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Key Features

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Essentials of Diagnosis
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  • Iron-deficiency anemia

  • Abdominal discomfort, weight loss

  • Ova in the feces

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General Considerations
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  • Common human hookworms are Ancylostoma duodenale and Necator americanus

  • The larger A duodenale is more pathogenic because it consumes more blood, up to 0.5 mL per worm per day

  • Larvae penetrate human skin on contact, enter the blood, reach the alveoli, are coughed up and swallowed, and develop into adults in the intestine

  • The adult worms attach to intestinal mucosa, from which they suck blood

  • Infection rates reach 90% in areas without sanitation

  • Ancylostoma braziliense and Ancylostoma caninum (the dog and cat hookworm)

    • Cause cutaneous larva migrans

    • Larvae can move up to a few centimeters a day and activity can continue for several weeks, but eventually the rash is self-limiting

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Demographics
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  • A duodenale and N americanus

    • Both are widespread in the tropics and subtropics

    • An estimated 600–700 million people infected worldwide

  • In the United States, the disease is most prevalent in the Southeast

  • Most cases in the United States are imported by travelers returning from tropical and subtropical areas

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Clinical Findings

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  • Patients are asymptomatic or have complaints of diarrhea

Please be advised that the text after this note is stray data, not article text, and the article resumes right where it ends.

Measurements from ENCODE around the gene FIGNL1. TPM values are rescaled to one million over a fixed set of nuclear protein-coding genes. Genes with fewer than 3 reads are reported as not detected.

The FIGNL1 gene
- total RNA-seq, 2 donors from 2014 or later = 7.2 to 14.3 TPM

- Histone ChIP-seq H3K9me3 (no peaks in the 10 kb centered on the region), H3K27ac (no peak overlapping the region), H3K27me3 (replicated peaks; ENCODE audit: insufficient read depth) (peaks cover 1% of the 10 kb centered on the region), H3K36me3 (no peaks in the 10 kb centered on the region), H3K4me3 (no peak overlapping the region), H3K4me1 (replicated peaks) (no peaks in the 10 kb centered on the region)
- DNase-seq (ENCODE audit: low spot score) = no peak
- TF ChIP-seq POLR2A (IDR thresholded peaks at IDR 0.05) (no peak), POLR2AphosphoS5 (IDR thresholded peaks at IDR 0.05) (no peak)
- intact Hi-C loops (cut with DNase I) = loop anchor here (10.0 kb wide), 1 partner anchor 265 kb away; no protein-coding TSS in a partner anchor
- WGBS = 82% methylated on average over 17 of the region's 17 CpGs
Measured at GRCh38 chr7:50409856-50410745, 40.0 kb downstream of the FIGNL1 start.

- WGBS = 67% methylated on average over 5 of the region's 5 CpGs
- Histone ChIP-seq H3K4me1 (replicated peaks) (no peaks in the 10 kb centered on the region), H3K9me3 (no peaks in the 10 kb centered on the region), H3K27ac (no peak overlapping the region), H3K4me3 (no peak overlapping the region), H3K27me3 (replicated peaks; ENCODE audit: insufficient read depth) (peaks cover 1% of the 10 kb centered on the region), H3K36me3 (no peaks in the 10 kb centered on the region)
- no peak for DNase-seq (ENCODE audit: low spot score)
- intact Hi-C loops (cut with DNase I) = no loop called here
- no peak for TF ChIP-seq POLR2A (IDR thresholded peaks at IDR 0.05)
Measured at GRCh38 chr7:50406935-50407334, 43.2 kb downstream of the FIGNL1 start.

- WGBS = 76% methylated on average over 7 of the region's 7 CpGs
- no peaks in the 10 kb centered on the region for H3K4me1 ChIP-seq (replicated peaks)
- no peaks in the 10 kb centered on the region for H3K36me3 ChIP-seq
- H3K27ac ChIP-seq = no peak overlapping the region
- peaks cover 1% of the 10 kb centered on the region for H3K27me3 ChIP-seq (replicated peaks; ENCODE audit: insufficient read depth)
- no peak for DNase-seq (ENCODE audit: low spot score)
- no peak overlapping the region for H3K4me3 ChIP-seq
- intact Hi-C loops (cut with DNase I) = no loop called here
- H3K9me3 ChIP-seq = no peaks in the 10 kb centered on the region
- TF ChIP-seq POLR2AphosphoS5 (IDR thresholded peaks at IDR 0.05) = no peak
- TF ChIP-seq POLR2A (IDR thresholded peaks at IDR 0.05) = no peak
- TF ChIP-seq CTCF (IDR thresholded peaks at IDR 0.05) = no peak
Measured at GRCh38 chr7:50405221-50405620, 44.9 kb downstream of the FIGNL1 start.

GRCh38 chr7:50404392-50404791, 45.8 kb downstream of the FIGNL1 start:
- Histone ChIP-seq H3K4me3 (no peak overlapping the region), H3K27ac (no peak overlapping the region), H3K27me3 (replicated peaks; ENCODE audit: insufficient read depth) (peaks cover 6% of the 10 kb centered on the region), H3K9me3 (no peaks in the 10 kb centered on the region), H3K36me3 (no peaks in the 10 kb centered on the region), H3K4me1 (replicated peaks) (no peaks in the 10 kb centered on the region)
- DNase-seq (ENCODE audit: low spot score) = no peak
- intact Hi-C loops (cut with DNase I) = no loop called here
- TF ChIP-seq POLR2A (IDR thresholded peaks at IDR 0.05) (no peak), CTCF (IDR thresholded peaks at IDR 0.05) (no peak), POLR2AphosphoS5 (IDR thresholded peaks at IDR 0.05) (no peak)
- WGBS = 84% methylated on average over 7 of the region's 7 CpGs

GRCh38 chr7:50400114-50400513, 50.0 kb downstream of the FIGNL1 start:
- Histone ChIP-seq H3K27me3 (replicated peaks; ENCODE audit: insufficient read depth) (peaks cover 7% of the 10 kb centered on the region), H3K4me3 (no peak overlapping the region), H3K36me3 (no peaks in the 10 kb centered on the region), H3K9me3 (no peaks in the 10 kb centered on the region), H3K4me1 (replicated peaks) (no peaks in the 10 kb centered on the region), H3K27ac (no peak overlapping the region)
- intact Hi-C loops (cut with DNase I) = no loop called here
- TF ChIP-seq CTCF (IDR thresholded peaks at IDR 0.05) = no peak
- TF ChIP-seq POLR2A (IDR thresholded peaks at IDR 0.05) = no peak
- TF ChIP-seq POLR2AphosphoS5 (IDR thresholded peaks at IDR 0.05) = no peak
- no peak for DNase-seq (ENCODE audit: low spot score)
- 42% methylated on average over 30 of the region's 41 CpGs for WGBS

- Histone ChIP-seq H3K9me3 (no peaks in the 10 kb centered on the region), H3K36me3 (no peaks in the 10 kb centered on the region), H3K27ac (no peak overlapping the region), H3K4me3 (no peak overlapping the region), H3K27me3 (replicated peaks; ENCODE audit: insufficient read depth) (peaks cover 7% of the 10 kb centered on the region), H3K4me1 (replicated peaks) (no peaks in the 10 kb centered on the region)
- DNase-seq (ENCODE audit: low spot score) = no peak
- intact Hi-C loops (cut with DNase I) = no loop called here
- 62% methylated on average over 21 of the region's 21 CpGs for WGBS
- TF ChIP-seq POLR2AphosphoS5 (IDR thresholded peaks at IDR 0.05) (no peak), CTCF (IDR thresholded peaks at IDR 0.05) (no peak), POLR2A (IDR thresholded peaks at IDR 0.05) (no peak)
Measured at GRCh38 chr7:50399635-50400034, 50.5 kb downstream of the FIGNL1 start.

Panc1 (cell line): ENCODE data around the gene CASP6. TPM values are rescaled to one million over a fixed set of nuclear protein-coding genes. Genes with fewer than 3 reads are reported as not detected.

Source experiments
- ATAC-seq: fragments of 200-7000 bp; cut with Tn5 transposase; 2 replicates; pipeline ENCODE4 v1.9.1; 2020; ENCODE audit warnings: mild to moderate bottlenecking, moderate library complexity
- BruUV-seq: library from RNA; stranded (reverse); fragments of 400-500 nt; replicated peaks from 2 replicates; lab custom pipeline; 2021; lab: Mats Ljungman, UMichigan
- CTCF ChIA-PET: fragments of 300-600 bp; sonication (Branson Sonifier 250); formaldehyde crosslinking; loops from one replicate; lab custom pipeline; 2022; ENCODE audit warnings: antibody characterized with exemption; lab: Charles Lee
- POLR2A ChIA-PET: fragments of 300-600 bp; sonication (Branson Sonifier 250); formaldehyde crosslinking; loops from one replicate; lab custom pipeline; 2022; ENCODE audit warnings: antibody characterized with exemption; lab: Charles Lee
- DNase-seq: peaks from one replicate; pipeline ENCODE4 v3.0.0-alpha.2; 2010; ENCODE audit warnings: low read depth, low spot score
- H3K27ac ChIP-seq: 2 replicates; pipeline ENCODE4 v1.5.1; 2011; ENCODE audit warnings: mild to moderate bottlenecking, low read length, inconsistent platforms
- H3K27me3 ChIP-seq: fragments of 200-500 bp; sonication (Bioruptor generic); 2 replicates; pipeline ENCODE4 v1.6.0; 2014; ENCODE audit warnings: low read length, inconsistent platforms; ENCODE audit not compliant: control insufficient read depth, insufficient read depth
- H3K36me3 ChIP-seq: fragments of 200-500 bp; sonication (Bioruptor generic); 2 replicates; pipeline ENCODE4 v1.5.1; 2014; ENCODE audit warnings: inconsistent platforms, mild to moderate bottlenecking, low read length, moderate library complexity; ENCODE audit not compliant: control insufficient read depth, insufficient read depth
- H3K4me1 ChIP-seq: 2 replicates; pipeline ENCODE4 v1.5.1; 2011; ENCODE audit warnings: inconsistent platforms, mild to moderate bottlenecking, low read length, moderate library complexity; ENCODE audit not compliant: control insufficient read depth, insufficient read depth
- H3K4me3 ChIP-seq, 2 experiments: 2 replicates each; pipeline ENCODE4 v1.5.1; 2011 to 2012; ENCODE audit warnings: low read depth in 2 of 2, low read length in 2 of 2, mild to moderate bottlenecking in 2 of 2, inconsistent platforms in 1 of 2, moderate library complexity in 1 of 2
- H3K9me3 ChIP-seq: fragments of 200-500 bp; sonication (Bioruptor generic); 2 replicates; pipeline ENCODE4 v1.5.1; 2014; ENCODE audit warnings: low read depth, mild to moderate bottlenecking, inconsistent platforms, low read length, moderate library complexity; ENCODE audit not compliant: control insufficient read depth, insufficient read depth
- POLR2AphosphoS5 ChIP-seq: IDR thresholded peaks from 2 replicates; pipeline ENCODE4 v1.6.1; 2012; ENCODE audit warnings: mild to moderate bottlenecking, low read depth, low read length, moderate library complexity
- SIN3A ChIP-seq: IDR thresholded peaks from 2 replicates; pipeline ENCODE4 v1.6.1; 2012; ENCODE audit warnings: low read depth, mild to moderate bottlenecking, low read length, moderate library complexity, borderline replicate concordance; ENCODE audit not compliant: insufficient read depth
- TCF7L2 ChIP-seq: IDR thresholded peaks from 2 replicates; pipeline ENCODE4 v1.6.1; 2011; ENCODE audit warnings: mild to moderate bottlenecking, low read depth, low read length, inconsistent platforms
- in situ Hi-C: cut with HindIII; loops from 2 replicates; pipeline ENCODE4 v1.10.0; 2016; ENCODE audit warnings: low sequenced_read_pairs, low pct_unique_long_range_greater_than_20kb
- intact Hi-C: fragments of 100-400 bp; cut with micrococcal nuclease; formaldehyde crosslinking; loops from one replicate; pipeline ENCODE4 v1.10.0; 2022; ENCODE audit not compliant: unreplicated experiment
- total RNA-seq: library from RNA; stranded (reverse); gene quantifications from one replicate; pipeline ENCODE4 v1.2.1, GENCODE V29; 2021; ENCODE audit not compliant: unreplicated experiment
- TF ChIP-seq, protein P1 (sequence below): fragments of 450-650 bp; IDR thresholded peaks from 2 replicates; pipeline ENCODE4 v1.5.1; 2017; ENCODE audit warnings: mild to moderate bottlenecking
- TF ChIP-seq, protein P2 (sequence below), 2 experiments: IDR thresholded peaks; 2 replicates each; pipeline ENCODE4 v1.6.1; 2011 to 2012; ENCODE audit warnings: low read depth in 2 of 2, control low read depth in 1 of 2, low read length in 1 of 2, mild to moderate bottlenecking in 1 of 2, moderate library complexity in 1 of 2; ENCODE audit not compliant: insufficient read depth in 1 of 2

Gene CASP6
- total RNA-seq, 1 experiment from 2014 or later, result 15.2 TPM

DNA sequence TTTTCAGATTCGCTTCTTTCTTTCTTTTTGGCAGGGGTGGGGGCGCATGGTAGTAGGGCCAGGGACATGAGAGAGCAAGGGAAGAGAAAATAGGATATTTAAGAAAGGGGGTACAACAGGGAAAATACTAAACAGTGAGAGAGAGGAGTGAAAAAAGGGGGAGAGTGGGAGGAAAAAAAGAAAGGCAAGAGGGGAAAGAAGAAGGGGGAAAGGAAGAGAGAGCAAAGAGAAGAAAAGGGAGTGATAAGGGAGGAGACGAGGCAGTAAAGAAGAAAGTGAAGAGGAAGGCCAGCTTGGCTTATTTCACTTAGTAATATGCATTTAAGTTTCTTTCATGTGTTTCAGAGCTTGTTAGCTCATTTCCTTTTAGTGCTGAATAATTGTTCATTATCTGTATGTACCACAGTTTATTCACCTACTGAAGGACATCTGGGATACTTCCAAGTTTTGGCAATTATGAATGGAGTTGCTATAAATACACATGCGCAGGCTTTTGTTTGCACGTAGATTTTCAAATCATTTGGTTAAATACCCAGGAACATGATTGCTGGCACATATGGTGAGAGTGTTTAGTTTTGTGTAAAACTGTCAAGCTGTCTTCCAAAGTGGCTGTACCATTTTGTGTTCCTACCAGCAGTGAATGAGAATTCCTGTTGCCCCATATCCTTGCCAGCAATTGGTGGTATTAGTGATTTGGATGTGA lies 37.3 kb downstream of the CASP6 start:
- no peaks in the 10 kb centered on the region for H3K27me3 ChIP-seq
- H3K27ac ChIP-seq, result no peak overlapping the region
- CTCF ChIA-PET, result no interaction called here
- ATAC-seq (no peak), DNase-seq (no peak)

• Chronic infection leads to blood loss and iron deficiency anemia

  • Heavy infection can cause hypoproteinemia with edema

  • Chronic infection in children may lead to

    • Growth delay

    • Deficits in cognition

    • Developmental delay

  • A stinging or burning sensation is experienced as larvae penetrate skin of feet, followed by an intense local itching (ground itch) and a papulovesicular rash that may persist for 1–2 weeks

  • Pneumonitis associated with migrating larvae is uncommon and usually mild, except during heavy infections

  • Colicky abdominal pain, nausea, diarrhea, and marked eosinophilia may be present

  • Larvae of A braziliense and A caninum produce

    • Pruritic, reddish papules at the site of skin entry

    • Intensely pruritic, serpiginous tracks or bullae, which is pathognomonic

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Diagnosis

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  • Large ova of both species are found in feces and are indistinguishable

  • Microcytic anemia, hypoalbuminemia, eosinophilia, and hematochezia occur in severe cases

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Treatment

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  • Albendazole (400 mg orally in a single dose, or 200 mg in children 1–2 years of age)

    • Drug of choice

    • Significantly more efficacious than mebendazole or pyrantel pamoate

  • Mebendazole (100 mg orally twice a day for 3 days) or pyrantel pamoate (11 mg/kg, to a maximum of 1 g, daily for 3 days) are second-line options

  • Iron therapy may be as important as worm eradication

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Outcome

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Prevention
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  • Avoiding fecal contamination of soil

  • Avoiding barefoot skin contact with potentially contaminated soil

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Prognosis
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  • Excellent after therapy

  • However, reinfection is common in endemic areas

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References

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Bethony  J  et al: Soil-transmitted helminth infections: ascariasis, trichuriasis, and hookworm. Lancet 2006;367:1521 ...

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